With regard to the Sixth Amendment confrontation clause limiting the admissibility of an incompetent child’s out-of-court statement, the committee voted that the incompetency proviso would apply in civil cases, but not criminal cases. The proposal specifically permits the child to testify when the child’s incompetence is due to an inability to understand the duty to tell the truth and not due to an incapacity to express himself or herself so as to be understood.

Family Practice Committee

A number of proposals were recommended, including:

  • Revisions to the rules governing name change applications for minors to streamline the process when possible and to protect the minor’s privacy;
  • Clarifications that post-judgment dissolution matters can be placed on the arbitration track and clarification of prerequisites and time goals for arbitration track matters;
  • Amendments to implement the Automated Juvenile Delinquency Complaint Process and the Juvenile Detention Risk Screening Tool;
  • A new rule for co-parent adoption;
  • Modifications to clarify the duration of child and medical support obligations to conform to recent statutory changes;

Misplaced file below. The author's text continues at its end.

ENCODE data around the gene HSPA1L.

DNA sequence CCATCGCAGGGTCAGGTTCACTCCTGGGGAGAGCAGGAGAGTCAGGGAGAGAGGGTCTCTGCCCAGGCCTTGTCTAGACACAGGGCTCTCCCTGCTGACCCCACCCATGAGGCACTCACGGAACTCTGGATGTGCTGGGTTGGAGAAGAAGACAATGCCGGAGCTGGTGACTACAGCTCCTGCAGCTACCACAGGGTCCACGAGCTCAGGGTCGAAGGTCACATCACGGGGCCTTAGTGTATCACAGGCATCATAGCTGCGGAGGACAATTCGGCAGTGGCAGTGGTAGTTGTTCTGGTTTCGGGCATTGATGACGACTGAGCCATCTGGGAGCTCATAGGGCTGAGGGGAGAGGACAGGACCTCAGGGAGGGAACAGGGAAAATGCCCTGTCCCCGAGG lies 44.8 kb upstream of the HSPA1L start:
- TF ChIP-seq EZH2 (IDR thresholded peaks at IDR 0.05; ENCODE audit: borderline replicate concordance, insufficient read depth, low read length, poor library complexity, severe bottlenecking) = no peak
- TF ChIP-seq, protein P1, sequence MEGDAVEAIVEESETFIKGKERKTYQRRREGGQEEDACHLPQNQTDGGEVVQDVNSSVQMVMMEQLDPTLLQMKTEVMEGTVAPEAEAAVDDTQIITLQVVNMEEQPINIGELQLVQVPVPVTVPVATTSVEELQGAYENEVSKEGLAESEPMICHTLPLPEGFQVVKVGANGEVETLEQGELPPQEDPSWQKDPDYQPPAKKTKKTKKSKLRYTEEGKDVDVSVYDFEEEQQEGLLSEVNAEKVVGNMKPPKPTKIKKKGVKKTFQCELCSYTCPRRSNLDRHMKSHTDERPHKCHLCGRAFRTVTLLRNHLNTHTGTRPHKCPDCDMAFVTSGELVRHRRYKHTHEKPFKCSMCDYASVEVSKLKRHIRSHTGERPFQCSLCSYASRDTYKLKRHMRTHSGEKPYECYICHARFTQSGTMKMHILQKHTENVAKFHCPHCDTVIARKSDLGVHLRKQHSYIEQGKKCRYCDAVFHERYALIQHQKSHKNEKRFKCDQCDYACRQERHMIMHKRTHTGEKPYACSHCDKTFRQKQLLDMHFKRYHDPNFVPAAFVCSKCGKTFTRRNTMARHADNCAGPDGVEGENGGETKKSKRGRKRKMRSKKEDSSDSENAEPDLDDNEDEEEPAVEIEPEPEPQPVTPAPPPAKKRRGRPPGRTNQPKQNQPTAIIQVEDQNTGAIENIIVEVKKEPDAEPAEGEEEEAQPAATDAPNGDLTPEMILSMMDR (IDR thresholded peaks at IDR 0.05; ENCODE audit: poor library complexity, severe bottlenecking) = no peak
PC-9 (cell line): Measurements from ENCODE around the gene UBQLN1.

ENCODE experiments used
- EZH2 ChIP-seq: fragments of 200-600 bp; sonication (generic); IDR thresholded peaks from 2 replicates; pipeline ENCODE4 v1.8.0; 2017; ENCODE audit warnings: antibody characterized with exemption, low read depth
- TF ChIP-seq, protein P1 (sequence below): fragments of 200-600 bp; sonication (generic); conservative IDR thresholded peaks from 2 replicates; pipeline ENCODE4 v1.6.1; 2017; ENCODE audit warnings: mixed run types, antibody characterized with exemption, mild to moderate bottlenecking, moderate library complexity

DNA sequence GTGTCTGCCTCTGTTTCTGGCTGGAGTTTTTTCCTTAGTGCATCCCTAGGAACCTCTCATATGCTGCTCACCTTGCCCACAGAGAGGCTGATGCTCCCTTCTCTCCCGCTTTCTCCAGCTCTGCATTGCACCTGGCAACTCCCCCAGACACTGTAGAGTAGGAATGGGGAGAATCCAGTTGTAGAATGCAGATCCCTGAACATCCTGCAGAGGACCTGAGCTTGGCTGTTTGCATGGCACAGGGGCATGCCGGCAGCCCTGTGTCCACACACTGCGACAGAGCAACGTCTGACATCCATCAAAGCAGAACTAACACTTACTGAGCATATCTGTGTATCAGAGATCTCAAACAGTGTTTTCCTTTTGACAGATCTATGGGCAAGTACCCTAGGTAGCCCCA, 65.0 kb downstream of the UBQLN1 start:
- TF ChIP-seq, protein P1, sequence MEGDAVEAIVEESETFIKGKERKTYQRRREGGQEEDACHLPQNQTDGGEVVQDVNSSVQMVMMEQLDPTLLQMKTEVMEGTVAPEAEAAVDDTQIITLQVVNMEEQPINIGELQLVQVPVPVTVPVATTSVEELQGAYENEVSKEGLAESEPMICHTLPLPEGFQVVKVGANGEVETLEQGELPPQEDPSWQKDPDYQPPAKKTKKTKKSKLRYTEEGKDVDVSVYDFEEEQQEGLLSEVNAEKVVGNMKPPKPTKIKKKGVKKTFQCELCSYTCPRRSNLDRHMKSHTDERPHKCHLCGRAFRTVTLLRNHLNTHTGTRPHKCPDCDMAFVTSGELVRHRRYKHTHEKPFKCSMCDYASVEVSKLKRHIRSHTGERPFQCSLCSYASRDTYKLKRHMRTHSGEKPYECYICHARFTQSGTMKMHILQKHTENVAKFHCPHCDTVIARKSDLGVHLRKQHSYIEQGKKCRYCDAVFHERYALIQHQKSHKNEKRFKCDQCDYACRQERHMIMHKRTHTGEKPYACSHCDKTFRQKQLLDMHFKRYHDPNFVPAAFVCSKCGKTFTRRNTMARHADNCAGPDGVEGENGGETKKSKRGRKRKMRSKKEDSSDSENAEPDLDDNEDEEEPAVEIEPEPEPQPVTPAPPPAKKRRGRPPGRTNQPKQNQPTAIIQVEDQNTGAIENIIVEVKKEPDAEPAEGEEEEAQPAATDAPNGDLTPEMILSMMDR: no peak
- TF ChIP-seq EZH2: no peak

• The elimination of automatic suspension of driver licenses for non-payment of child support, consistent with recent statutory changes;
  • Amendments to limit the venue choices for adoption actions;
  • Updates to the notice requirements for adoption proceedings, consistent with the E.V. case; and
  • Confirmatory language that self-represented parties are entitled to discovery in Division of Child Protection and Permanency (DCP&P) cases, and proposed processes to provide it.

Municipal Court Committee

The proposed changes in this report relate to rules regarding pleas by mail, which the NJSBA has been closely monitoring. There is also a recommendation to conform the rules to the recent statutory changes eliminating the ability of municipal judges to suspend driving privileges for certain offenses, such as disorderly persons or municipal violation offenses.

This is a status report provided by the New Jersey State Bar Association on recently passed and pending legislation, regulations, gubernatorial nominations and/or appointments of interest to lawyers, as well as the involvement of the NJSBA as amicus in appellate court matters. To learn more, visit